Another sizeable chunk of time went by before our nation's last Election Day. By then I had applied for and received permanent absentee-voter status (albeit under just one name), since I was still spending roughly 85% of my time on the road --just one inflamed disc in the backbone of the American economy, which is why I had been able to tell it was already suffering the onset of osteoporosis long before any of the hot air buffoons in Washington deigned to take notice-- and besides, I had delusions of actually putting some research into the boxes I was being asked to check. After all, how am I supposed to know off the top of my head whether the Hon. Ms. Wutzername is more deserving of a particular seat on a particular bench than Mr. Widget, Esq.? By quickly glancing at my watch and voting according to whether the digit was odd or even? That is precisely why the Founding Fathers were so leery of democracy, although they failed to foresee the day when balloting for national office would actually be easier for the unwashed masses than deciding who should be Commissioner of District Water Management.
I had in due course received my absentee ballot and its accompanying return envelope and had duly tossed them upon the pile of Things To Do Later. I am an All-pro crastinator. I even won an award for it once, but I have yet to gin up the gumption to collect it. The ballot languished in that ever-growing file of Things That Are Important But Not, You Know, That Important until it was past its mail-in date. No matter. By serendipity, I happened to be in town on Election Day and decided to appear in person at my local polling place. I gave them my name --I forget which one-- and address and they immediately expressed consternation. I was registered, after all, as a permanent absentee voter. I was not supposed to vote in person.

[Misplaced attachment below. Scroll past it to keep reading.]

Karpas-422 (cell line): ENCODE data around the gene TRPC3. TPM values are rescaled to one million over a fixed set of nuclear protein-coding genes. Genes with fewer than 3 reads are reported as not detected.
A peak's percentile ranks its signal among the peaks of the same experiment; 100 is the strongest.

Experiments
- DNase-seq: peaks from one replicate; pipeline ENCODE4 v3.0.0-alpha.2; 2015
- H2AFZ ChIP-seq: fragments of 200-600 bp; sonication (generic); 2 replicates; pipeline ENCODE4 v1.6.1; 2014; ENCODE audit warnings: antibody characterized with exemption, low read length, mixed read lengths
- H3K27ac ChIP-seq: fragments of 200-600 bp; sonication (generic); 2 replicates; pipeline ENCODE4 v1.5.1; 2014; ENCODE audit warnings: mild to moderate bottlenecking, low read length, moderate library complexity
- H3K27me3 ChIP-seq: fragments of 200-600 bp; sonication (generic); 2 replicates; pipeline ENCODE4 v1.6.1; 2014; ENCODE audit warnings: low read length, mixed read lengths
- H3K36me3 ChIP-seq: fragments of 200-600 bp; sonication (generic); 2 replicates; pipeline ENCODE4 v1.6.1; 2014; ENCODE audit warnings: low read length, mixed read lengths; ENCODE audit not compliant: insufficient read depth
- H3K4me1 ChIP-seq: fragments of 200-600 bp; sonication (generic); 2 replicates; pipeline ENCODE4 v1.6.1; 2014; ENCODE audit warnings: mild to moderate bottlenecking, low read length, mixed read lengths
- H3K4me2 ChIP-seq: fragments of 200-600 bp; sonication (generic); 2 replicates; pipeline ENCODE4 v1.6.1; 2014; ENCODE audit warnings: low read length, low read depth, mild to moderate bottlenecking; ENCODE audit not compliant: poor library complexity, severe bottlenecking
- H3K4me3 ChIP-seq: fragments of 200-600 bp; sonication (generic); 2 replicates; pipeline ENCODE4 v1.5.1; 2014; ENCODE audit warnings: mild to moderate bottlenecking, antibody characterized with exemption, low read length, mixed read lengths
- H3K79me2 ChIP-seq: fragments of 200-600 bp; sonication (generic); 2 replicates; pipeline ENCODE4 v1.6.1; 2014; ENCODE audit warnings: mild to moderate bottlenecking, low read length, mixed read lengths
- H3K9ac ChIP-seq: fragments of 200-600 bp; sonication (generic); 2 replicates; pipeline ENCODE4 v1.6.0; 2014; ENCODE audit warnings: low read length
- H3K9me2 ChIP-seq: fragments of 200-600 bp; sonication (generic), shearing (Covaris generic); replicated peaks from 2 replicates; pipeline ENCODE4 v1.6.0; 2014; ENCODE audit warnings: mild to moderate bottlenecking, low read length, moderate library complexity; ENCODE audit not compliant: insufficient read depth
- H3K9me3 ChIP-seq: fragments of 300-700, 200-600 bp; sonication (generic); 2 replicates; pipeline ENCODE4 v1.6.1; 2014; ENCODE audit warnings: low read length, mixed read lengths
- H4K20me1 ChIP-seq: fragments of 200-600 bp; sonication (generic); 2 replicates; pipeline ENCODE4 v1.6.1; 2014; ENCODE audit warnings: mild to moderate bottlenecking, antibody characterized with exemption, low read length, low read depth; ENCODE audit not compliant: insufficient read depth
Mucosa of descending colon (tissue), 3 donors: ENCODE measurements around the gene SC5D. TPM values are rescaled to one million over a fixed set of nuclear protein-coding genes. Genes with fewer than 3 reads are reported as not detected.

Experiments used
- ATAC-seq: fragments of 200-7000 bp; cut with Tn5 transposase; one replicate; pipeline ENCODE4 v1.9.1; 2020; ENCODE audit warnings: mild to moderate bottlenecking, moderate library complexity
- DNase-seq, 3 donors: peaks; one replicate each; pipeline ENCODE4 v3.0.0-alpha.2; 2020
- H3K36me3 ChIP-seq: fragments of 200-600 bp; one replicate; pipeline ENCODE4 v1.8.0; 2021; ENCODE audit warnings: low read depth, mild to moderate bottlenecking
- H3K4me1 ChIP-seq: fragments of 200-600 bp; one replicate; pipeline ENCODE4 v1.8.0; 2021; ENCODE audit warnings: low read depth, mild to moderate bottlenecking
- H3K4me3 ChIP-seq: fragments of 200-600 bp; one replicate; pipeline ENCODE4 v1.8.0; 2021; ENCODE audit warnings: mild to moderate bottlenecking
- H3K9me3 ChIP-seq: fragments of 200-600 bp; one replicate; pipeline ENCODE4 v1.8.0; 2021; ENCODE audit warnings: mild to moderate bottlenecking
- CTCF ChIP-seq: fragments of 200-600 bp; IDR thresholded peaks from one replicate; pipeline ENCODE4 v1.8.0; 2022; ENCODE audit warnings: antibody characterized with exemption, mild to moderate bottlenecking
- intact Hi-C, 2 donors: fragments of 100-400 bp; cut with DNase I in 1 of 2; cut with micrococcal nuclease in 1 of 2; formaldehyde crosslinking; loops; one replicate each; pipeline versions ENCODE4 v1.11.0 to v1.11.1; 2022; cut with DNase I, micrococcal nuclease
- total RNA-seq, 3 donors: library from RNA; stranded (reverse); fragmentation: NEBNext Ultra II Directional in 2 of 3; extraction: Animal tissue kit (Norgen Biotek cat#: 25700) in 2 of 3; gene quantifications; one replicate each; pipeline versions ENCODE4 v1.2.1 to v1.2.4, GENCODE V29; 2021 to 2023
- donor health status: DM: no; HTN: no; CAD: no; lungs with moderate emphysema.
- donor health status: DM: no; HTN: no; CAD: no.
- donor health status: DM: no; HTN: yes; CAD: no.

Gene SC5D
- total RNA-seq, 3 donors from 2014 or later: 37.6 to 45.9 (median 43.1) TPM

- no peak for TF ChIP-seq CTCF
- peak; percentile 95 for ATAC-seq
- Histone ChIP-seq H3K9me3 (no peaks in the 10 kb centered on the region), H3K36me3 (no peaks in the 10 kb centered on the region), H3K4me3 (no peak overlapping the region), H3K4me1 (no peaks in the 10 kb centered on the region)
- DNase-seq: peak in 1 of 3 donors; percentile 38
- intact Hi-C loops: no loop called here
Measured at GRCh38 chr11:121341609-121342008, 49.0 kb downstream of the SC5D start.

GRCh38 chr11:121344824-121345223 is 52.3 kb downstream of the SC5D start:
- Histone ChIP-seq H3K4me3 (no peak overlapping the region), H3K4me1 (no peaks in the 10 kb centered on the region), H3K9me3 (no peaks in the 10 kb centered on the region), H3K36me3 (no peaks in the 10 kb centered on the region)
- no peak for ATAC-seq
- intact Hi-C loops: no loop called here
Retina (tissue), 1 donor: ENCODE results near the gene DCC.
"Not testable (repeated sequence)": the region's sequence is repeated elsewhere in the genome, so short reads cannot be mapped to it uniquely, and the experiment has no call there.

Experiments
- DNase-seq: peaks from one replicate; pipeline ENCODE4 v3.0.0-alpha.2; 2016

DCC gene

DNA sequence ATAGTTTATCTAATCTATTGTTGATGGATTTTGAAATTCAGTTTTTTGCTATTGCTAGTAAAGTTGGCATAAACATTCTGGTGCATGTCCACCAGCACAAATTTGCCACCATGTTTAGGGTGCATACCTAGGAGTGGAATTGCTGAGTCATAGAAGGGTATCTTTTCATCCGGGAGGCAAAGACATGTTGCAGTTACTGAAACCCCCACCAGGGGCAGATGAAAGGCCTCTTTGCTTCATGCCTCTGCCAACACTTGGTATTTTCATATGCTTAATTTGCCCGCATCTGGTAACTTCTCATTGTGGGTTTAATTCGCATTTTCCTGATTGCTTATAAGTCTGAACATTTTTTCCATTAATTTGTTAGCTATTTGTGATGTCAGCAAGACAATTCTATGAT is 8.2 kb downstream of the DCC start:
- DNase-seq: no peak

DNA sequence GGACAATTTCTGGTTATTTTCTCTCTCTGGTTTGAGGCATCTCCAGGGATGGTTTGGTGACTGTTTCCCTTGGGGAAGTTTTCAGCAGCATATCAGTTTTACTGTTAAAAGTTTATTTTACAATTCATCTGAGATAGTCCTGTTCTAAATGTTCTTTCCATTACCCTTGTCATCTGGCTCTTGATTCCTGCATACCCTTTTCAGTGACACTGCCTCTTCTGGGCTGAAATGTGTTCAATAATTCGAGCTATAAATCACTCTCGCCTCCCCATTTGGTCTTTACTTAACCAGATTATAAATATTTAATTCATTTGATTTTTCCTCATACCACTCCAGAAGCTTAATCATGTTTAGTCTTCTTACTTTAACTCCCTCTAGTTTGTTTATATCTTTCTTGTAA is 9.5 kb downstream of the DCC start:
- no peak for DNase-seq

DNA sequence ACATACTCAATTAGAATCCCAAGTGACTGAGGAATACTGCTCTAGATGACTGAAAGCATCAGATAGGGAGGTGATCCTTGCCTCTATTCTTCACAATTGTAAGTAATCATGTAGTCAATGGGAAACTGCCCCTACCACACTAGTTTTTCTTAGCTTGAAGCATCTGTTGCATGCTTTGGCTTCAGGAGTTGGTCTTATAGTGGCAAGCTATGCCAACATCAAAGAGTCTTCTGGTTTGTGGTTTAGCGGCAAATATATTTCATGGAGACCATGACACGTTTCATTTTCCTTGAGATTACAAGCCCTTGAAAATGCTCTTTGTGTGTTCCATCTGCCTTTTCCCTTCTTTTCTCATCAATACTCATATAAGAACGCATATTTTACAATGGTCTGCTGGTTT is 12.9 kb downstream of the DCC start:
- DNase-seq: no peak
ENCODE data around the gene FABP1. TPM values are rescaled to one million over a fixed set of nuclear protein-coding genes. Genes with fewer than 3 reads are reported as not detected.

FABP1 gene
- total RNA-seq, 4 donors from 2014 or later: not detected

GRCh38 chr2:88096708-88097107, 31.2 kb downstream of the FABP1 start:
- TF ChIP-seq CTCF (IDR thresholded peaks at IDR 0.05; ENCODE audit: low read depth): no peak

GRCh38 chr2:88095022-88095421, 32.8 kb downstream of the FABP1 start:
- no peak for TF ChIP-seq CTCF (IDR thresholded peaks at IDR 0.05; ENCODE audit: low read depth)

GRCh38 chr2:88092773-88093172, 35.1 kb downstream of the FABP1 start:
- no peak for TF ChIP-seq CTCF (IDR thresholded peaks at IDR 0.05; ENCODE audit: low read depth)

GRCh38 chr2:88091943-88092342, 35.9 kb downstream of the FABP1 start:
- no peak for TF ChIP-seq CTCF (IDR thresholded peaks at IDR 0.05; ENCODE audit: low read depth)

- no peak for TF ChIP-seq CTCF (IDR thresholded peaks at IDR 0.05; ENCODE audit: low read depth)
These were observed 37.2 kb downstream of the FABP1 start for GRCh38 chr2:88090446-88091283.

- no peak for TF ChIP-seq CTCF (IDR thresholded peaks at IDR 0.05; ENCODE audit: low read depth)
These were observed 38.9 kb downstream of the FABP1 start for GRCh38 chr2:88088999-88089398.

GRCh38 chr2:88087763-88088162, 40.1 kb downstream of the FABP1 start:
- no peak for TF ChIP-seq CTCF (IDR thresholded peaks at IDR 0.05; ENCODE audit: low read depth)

I considered giving them my other name, whichever one it was. I also considered shrugging and saying, "My bad," and leaving. According to the 2010 Census, my tally is worth about 0.00039 percent of an Electoral Vote anyway (based on a 50% turnout), which unless you are a fellow resident of Californ-i-a, is demonstrably less than yours. Before I could speak, though, they told me I could fill out a provisional ballot. I reached for my wallet and asked if I needed to show some I.D....
They said no.
Now I was the one who was consternated, if that's even a word. I lean left in many, if not most, of my attitudes, but voter I.D. is not one of them. Oh, I don't disbelieve there are people for whom voting is, like, the only reason they will ever have for possessing photographic identification, nor do I fail to understand the process of getting one can be as much fun as, heh, a root canal and seem every bit as possible at times as traversing two hundred yards of muskeg with an eighty-pound pack on one's back... but the idea that somebody, anybody, can simply stroll into a polling place, utter a likely local name and address, glance at their watch and start checking boxes is one that appalls me. So I support voter I.D.... so long as it's free and non-exclusive.
I began this by saying, "I am a fraudulent voter." Strictly speaking, that isn't true. I did not, nor have I ever, engaged in the impiety of voting twice in one election. I'm only about fifty percent sure I could do so with, um, impunity. Besides, it would only count as 0.00078 percent of an Electoral Vote... which might still be less than you.
P.S.... Bud "Things That Are Unimportant Until They Happen: Shattered Bats Killing People" Selig must go.